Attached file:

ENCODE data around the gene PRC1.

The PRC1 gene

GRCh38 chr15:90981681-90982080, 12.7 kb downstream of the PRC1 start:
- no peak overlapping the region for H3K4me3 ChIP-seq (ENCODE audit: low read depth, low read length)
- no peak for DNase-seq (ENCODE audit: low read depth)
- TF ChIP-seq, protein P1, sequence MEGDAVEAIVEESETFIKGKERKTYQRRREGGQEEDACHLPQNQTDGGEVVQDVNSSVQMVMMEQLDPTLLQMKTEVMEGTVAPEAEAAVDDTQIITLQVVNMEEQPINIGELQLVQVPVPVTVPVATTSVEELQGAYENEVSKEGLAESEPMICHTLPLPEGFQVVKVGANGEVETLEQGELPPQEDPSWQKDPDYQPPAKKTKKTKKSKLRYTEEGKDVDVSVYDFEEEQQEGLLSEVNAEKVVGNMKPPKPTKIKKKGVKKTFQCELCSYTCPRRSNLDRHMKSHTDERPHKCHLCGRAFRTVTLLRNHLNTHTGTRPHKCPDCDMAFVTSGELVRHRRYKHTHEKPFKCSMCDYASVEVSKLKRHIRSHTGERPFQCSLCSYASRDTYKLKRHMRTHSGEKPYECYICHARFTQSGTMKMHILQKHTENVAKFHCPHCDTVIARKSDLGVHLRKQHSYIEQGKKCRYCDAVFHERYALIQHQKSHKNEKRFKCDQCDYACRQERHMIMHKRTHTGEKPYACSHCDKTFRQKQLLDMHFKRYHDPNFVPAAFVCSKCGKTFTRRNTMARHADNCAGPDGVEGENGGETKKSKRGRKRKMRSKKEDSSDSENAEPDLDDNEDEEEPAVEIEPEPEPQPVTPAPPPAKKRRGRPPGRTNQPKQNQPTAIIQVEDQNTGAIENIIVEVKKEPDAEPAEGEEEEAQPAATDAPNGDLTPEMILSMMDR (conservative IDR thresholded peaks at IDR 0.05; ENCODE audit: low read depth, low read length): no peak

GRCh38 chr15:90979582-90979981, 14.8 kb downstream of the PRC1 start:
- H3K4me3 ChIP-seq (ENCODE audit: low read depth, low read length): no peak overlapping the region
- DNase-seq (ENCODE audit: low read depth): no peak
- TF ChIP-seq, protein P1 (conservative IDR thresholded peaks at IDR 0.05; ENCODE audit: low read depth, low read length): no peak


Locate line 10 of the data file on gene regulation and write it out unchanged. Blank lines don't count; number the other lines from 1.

- TF ChIP-seq, protein P1 (conservative IDR thresholded peaks at IDR 0.05; ENCODE audit: low read depth, low read length): no peak